Could the killer be Laura’s slimey ex-husband Michael Reisler (Raul Julia), a womanizing drunkard and gigolo whose last money ticket was a friend of Laura’s and a victim of the killer?
What about her manager and friend Donald Phelps (Rene Auberjonois) who is maybe a trifle overbearing and controlling.
How about her personal driver Tommy Ludlow (Brad Dourif), an ex-con who is mostly guilty of being played by Brad Dourif.
The suspects and red herrings though obvious and clichéd aren’t even the film’s major problem as I’ve seen worse in countless other examples of the genre, and at least the caliber of actors on hand here raises it above many of its contemporaries, but what sinks the film for me is that the whole premise of “Laura is seeing through the eyes of a killer” is never explained. Is the killer an unbeknownst evil twin of Laura’s? Could it be that she is possessed by the ghost of a previous victim? Or maybe she just suddenly developed psychic powers like John Smith from The Dead Zone. Anyone of those would have been better than the non-explanation we get, and worse the filmmakers decided that the best way to end this type of film would be with a twist, one that comes out of left field and without one ounce of evidence presented before the “big reveal” that would lead us to buy into it. If you don’t want to learn the startling twist behind the Eyes of Laura Mars stop reading now.
After prime suspect, and one of the film’s chief red herrings, Tommy Ludlow is murdered during a police chase the killer is presumed dead (a terrible and criminal way to underutilized Brad Dourif), but despite this “good news” Laura is shocked to find herself still being afflicted by one last vision of the killer. Turns out the killer wasn’t her driver but was actually Detective John Neville, he gives us a long rambling monologue about being the child of a prostitute who witnessed his mother’s murder, and that he now clearly suffers from multiple personalities becomes very apparent. And what is the psychic connection between them that allows Laura to see through Neville’s eyes? Who the fuck knows, and that includes the filmmakers who clearly pulled this little revelation right out of their collective asses.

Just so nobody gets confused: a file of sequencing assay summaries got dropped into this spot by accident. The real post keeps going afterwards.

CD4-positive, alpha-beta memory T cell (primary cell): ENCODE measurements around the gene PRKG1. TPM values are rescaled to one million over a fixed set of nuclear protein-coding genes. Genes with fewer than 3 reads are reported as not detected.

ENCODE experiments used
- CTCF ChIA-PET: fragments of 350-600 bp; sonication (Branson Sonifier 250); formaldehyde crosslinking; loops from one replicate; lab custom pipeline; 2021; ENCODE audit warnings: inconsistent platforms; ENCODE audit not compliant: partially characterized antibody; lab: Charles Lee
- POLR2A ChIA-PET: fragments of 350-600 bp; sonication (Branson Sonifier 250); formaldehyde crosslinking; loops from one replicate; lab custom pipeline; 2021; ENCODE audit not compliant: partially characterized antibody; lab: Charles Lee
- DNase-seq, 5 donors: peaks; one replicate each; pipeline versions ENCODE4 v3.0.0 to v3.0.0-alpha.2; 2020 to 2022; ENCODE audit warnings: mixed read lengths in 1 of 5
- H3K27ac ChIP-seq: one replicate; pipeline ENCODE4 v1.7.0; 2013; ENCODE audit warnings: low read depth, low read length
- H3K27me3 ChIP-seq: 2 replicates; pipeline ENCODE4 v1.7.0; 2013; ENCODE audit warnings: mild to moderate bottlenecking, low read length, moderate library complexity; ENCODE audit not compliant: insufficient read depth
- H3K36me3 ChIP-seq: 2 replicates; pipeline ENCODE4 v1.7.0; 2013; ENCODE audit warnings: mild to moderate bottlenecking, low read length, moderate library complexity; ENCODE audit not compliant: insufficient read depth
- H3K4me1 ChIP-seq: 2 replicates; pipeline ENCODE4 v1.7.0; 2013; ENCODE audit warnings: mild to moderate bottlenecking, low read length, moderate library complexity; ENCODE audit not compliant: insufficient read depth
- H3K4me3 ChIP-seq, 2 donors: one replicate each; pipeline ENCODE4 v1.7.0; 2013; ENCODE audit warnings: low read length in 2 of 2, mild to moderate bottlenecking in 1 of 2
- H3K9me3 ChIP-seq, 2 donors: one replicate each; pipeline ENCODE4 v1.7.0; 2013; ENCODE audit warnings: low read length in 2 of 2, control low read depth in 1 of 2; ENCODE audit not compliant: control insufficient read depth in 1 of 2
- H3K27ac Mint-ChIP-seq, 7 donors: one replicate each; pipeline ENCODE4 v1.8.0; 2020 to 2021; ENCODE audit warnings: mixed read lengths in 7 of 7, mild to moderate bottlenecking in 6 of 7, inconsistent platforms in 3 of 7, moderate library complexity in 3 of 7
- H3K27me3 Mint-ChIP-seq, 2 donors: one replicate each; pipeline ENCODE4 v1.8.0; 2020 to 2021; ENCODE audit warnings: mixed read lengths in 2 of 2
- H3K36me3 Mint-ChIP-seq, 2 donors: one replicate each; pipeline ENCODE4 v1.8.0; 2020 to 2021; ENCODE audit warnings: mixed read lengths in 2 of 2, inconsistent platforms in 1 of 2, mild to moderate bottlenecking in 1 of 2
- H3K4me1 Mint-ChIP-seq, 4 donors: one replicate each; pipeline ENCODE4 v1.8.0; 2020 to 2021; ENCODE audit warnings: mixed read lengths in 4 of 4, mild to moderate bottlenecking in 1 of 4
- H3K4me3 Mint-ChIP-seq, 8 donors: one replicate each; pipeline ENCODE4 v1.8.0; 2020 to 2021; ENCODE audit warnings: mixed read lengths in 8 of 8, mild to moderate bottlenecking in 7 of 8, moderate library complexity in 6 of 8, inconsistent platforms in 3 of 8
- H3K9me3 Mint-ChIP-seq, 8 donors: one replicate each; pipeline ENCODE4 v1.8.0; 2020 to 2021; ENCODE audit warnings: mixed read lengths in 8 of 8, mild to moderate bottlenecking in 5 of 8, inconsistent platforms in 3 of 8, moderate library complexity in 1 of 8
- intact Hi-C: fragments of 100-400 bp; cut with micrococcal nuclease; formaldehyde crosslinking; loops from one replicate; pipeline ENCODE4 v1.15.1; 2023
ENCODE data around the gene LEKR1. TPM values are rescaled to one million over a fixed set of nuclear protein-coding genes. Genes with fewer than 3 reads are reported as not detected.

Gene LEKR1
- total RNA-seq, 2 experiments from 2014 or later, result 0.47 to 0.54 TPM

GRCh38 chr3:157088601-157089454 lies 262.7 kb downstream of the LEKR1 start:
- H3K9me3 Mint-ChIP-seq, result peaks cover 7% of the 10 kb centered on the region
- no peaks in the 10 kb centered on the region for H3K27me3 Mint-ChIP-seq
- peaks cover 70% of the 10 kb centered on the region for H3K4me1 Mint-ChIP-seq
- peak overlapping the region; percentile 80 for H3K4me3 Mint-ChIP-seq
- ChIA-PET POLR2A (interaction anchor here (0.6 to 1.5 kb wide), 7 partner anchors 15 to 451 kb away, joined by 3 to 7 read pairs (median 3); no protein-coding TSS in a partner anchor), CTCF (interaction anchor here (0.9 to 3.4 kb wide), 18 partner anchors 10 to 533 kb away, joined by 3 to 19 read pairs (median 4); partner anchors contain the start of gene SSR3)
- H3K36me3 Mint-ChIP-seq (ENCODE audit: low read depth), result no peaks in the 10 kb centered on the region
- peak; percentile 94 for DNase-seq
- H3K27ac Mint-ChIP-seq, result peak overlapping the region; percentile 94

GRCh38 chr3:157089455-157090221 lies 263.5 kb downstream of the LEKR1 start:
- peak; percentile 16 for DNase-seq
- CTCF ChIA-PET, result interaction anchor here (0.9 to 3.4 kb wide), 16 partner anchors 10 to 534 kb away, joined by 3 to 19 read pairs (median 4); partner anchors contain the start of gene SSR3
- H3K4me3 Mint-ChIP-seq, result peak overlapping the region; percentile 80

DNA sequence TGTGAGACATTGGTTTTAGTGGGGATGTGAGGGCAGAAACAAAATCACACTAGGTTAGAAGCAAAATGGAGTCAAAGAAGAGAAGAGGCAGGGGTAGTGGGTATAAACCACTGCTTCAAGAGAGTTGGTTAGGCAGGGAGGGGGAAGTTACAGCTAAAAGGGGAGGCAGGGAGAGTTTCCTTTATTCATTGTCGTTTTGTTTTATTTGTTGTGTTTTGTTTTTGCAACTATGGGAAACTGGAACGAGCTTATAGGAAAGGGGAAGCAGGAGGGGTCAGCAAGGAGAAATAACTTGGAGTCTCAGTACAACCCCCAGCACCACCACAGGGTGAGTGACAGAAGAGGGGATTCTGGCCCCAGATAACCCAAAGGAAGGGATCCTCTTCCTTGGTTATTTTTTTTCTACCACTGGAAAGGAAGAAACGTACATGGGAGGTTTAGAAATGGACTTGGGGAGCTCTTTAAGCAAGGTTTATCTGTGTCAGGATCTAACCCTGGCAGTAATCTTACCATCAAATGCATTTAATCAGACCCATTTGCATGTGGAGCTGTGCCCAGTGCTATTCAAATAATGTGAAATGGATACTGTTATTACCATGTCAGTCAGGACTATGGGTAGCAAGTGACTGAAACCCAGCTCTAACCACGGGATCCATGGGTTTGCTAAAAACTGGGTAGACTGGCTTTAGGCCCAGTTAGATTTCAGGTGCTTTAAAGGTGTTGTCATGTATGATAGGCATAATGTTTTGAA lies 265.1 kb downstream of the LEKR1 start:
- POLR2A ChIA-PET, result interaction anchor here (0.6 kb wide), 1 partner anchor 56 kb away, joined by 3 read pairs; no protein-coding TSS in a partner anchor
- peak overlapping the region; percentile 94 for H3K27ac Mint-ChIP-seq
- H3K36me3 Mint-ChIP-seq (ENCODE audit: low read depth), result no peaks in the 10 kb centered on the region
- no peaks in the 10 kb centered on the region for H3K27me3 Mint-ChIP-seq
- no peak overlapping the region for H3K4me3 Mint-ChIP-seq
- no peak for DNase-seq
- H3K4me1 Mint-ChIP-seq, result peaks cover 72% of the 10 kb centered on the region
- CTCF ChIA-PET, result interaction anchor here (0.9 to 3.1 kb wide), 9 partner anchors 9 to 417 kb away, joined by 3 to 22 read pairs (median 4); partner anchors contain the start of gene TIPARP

Director Irvin Kershner tried to at least make a visually interesting movie but whatever goodwill the movie manages to garner during it’s running time is completely derailed by the last act because when it is revealed that Neville is the actually killer we aren’t so much shocked as we are perplexed. The key to a plot twist working is that once the big reveal happens it should make us look back at the film with a whole new light, watching Psycho or The Sixth Sense a second time you will find yourself noticing clues that could have tipped you off that something wasn’t quite right, but in the case of the Eyes of Laura Mars there was nothing to indicate that John Neville was anything more than an average police detective who just so happened to find Fay Dunaway irresistible.
Apparently the spec script written by John Carpenter was extensively rewritten and the ending, including the identity of the killer, was changed and that Carpenter had nothing to do with the final product. I’d be interesting to find out who was the intended killer in Carpenter’s version as the one we got was clearly a case of the studio wanting a “shocking” ending without bothering to work out the whys and wherefores. Basically Eyes of Laura Mars comes across more as an average episode of Night Gallery than it does a movie, and the film’s twisting ending is an insult to the viewer.
Film grad who spends most his time trying to catch up on his "To Watch" pile of movies.